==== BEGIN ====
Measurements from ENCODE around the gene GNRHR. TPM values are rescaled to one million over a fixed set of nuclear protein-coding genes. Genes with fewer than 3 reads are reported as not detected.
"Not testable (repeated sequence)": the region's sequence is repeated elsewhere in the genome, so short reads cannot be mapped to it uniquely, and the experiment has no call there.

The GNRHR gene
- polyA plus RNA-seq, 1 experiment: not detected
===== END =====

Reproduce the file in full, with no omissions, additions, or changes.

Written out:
Measurements from ENCODE around the gene GNRHR. TPM values are rescaled to one million over a fixed set of nuclear protein-coding genes. Genes with fewer than 3 reads are reported as not detected.
"Not testable (repeated sequence)": the region's sequence is repeated elsewhere in the genome, so short reads cannot be mapped to it uniquely, and the experiment has no call there.

The GNRHR gene
- polyA plus RNA-seq, 1 experiment: not detected